Trojan Women Edinburgh International Festival © Jess Shurte

Trojan Women

Reviewer’s Rating

During the all-too-frequent outbreaks of global conflict during the twentieth and twenty-first centuries, Euripides’ The Trojan Women has been a touchstone for dramatists and audiences looking to process the horrors of war. Its exploration of the cruelties perpetrated by the victorious Greeks on the women of defeated Troy has always had contemporary meanings in war-riven decades.

Watching this interpretation by the National Changgeuk Company of Korea, it is impossible for thoughts not to turn to Russia’s invasion of Ukraine and the barbaric behaviour of its troops in occupied territory. Its central theme of the treatment of a defeated people must also have a particularly vital resonance for a company for whom the Korean War is no abstract historical event but a trauma well within living memory.

Changgeuk – a traditional form of Korean performing arts – turns out to be an excellent medium for Greek tragedy. It has its roots in the centuries-old genre of pansori, where dramatic vocals are performed by a single singer and a drummer. Here the tale is delivered by a cast of performers and musicians, with searing solos inter-weaving with massed choral howls of despair and punctuated by unsettling drums and strings.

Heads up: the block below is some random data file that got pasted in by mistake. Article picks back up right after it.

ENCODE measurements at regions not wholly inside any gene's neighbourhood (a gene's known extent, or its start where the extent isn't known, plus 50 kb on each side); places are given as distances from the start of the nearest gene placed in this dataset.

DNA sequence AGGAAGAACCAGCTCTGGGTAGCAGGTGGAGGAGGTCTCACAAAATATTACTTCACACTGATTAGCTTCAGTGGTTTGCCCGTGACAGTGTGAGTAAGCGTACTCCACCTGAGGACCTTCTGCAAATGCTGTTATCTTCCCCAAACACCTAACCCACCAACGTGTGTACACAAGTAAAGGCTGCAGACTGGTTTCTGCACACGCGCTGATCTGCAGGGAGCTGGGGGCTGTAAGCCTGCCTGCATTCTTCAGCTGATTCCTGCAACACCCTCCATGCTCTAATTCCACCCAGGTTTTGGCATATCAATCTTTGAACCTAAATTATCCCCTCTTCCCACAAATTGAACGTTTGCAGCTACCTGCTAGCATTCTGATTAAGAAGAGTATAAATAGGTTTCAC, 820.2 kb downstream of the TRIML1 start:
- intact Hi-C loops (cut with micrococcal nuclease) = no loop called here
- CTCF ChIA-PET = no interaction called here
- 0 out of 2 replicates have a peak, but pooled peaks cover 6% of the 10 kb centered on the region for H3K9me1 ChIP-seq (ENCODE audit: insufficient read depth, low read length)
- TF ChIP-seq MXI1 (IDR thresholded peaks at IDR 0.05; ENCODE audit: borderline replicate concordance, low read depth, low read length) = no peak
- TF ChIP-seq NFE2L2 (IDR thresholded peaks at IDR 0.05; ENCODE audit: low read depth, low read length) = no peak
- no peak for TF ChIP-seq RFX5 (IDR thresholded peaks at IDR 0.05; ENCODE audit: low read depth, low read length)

Trojan Women is essentially one single, broken-hearted howl of horror, as various surviving Trojans bemoan their fate and that of their families. Hecuba, Queen of Troy, mourns her dead son Hector and learns of the slaughter of her daughter Polyxena. Cassandra, soon to be enslaved as the concubine of Agamemnon, finds solace only in visions of her captor’s grisly fate. Andromache, clutching her infant son Astyanax, sees no hope for the future at all, only to be pitched further into despair by news the Greeks will murder Astyanax.

Alone among the Trojan women, Helen appears serene and unruffled. Instead of discordant drums, her singing is punctuated by a soothing piano. Helen’s soft pleading persuades Menelaus – whose abandonment by her sparked 10 years of war – to spare her life. Helen alone avoids loss and despair, her swift return to the Greek ranks signified by her already dressing in the soft grey tunics of the Greeks, instead of the Trojan, virginal white of her fellow women.

The women begin the play holding balls of red yarn, standing out stark against their white gowns and a nod to the importance of weaving in Greek myths and the ancient world more widely. By turns, these balls of yarn seem to hint of bloody deaths on the battlefield and the treacherous wooden horse. Occasionally – usually in the presence of the Greeks – the audience are bathed in bright lights, making us either complicit in the treatment of the Trojans or possibly putting us in their place. Projections of fire and water, stars and clouds provide frequent backdrops to the action, complementing the themes of the text and enhancing the striking tableaux of the chorus.

Throughout, the stylised pansori style of singing in which the dialogue is delivered adds to the visceral power of these terrible events. The solos are true laments. The choral deliveries are blasts of pure power, enough to pin you to your seat. The National Changgeuk Company of Korea bring new life to this ancient play, investing its universal themes with a raft of new meanings and resonances.